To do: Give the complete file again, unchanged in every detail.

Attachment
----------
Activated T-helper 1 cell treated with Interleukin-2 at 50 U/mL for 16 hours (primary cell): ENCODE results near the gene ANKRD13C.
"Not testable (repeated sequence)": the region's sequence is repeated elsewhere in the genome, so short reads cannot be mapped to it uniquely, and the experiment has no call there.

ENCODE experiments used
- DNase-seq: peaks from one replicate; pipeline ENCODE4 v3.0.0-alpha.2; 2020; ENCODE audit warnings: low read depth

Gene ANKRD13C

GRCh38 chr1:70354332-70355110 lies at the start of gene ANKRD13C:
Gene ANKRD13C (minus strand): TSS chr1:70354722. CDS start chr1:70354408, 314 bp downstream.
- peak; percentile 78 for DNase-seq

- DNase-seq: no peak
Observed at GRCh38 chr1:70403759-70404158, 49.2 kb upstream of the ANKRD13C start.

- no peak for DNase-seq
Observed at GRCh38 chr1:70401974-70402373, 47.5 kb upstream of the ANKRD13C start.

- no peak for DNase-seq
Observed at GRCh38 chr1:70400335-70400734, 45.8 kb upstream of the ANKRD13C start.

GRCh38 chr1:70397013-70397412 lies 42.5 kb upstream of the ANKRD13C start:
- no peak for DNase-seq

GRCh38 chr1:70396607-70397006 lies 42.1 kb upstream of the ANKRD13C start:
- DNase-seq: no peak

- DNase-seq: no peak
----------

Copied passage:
Activated T-helper 1 cell treated with Interleukin-2 at 50 U/mL for 16 hours (primary cell): ENCODE results near the gene ANKRD13C.
"Not testable (repeated sequence)": the region's sequence is repeated elsewhere in the genome, so short reads cannot be mapped to it uniquely, and the experiment has no call there.

ENCODE experiments used
- DNase-seq: peaks from one replicate; pipeline ENCODE4 v3.0.0-alpha.2; 2020; ENCODE audit warnings: low read depth

Gene ANKRD13C

GRCh38 chr1:70354332-70355110 lies at the start of gene ANKRD13C:
Gene ANKRD13C (minus strand): TSS chr1:70354722. CDS start chr1:70354408, 314 bp downstream.
- peak; percentile 78 for DNase-seq

- DNase-seq: no peak
Observed at GRCh38 chr1:70403759-70404158, 49.2 kb upstream of the ANKRD13C start.

- no peak for DNase-seq
Observed at GRCh38 chr1:70401974-70402373, 47.5 kb upstream of the ANKRD13C start.

- no peak for DNase-seq
Observed at GRCh38 chr1:70400335-70400734, 45.8 kb upstream of the ANKRD13C start.

GRCh38 chr1:70397013-70397412 lies 42.5 kb upstream of the ANKRD13C start:
- no peak for DNase-seq

GRCh38 chr1:70396607-70397006 lies 42.1 kb upstream of the ANKRD13C start:
- DNase-seq: no peak

- DNase-seq: no peak